Beyond the Streets

Shepard Fairey

Activism

Shepard Fairey’s career started with a sticker he created in 1989 as a student at the Rhode Island School of Design. The image emerged as a crude stencil and sticker based on a pro-wrestling ad of Andre the Gian, to which Fairey added the phrase, “Has a Posse.” The sticker campaign began as a joke, but quickly spread throughout Providence and the surrounding areas. The public proliferation of this viral art became an obsession for Fairey that has lasted 30 years, launched his career, and allowed him to spread his imagery and messages of empowerment worldwide.

Fairey’s art practice is fueled by a non-conformist attitude that embraces punk rock, DIY culture, skateboarding, and addresses a range of themes, from climate change to civil rights activism and mass incarceration. Stylistically, his work is characterized by bold, iconic images that convey a clear message through the use of common references and text.

The exhibition “Facing the Giant: Three Decades of Dissent” features a selection of key works that highlight how Fairey has developed an intentionally accessible visual style that speaks broadly by pulling from visual history to address critical issues. Many of the works depict the constant struggle against oppressors, signaling the human tendency to abuse power. Through portraiture, Fairey celebrates those who fight for change, including musicians, civil rights heroes, and overlooked leaders. Fairey’s bold, clear messages empower the public to re-examine norms and question their surroundings.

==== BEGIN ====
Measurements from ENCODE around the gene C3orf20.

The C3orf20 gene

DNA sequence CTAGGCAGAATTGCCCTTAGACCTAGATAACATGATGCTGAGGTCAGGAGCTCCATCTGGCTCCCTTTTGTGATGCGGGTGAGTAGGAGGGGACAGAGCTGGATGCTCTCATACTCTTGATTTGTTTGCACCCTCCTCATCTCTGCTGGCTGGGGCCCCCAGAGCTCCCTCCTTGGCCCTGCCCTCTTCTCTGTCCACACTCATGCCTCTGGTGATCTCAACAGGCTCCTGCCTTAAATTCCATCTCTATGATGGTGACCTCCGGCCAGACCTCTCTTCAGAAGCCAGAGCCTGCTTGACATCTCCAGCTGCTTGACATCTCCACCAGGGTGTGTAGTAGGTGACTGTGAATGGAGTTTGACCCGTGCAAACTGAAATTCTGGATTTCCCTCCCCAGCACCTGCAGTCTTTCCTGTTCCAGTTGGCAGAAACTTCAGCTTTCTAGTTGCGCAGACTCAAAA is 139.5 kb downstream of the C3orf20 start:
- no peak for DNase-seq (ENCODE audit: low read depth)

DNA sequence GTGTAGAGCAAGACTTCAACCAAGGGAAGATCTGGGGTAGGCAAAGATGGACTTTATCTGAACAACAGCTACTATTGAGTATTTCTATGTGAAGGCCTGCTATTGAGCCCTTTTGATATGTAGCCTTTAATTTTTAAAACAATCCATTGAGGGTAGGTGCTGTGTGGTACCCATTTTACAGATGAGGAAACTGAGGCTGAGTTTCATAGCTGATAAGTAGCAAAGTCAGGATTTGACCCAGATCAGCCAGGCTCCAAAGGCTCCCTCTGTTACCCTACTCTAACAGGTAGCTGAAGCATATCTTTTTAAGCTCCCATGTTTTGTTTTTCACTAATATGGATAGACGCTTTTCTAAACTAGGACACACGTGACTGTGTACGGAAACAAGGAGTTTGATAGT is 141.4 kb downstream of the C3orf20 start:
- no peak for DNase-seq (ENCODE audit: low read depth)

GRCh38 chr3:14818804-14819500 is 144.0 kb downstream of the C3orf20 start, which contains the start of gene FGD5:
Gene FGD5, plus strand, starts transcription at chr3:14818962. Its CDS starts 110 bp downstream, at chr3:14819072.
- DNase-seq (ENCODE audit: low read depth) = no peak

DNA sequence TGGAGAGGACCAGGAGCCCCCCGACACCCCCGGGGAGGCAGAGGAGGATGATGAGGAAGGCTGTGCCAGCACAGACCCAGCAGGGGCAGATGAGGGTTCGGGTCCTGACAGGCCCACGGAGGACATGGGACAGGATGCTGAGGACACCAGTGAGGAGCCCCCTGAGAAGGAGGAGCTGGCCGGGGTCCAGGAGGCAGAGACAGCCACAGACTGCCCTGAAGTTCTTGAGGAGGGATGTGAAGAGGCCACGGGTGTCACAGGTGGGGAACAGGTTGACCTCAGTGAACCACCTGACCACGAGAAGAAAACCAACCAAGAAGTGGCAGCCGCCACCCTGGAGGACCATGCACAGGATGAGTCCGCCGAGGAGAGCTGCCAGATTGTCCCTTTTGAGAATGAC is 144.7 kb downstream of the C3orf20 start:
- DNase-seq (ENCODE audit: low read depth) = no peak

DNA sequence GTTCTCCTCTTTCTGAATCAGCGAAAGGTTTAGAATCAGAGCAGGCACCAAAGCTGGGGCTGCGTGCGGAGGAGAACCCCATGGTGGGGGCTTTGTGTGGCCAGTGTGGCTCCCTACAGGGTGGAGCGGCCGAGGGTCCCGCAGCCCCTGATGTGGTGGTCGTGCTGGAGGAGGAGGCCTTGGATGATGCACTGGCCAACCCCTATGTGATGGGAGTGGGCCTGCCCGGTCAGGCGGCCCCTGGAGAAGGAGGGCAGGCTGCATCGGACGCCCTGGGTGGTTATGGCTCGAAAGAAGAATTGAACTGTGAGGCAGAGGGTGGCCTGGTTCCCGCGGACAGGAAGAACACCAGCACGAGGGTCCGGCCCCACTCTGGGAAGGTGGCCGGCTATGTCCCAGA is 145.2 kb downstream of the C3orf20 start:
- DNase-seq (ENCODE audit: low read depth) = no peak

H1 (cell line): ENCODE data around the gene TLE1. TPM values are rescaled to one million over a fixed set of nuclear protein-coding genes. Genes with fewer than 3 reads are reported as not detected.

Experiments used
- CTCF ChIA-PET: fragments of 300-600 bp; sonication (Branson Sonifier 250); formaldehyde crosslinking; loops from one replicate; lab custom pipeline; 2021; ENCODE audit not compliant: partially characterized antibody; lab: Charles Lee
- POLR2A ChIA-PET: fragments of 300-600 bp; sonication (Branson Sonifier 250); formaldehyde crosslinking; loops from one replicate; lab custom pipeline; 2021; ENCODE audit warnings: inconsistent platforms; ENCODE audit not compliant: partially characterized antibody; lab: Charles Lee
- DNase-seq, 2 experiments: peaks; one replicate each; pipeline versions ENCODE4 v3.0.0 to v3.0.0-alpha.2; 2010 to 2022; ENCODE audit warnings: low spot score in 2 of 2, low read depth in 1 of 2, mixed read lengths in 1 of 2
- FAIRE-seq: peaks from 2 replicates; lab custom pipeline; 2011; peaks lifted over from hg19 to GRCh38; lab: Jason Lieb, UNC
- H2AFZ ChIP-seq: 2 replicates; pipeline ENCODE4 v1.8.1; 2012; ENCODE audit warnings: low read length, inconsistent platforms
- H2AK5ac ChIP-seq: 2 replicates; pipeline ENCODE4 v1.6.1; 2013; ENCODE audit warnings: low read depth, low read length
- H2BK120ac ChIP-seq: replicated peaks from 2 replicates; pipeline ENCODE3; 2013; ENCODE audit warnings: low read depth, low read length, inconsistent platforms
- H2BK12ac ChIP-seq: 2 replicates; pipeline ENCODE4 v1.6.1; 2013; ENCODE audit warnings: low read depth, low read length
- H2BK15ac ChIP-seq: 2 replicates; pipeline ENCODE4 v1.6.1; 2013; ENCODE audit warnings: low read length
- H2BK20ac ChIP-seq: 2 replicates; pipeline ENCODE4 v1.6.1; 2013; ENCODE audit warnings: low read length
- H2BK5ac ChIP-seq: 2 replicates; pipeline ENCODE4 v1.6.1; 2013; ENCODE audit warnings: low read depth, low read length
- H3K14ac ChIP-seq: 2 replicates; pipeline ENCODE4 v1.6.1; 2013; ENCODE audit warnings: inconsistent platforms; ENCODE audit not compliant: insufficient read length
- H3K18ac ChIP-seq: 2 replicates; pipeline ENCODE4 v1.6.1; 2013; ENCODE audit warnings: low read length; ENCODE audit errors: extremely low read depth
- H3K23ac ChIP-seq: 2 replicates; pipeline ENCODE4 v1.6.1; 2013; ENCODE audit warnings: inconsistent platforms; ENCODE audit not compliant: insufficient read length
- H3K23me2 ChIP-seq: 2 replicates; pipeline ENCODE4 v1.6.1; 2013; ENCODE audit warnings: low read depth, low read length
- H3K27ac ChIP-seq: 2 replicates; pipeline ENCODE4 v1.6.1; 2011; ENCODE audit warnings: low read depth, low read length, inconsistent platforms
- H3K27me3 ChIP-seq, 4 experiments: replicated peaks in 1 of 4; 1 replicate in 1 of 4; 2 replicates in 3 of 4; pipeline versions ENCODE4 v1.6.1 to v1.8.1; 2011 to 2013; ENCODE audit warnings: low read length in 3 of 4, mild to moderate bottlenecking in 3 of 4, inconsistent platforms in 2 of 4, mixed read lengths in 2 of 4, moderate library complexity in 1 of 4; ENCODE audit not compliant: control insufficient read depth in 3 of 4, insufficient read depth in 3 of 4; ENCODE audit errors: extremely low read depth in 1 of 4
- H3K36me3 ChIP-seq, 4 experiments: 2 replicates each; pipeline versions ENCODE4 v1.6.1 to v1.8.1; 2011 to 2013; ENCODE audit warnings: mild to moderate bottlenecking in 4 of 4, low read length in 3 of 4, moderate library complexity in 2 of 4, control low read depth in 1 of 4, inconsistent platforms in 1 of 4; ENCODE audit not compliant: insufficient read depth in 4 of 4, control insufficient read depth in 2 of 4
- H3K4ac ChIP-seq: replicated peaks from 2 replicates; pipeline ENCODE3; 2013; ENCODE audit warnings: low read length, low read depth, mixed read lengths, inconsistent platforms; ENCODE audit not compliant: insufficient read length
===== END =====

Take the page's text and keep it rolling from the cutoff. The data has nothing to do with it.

A constant presence in the urban landscape allowed Fairey to forge a diverse global following, establishing himself as a leading artist. He has influenced youth culture, fashion, identity, aesthetics as well as helped to elect a president. Fairey’s relationship with popular culture, simultaneously drawing from it conceptually and feeding it materially, has yielded an almost unrivaled impact for his art.

– Pedro Alonzo

Kilroy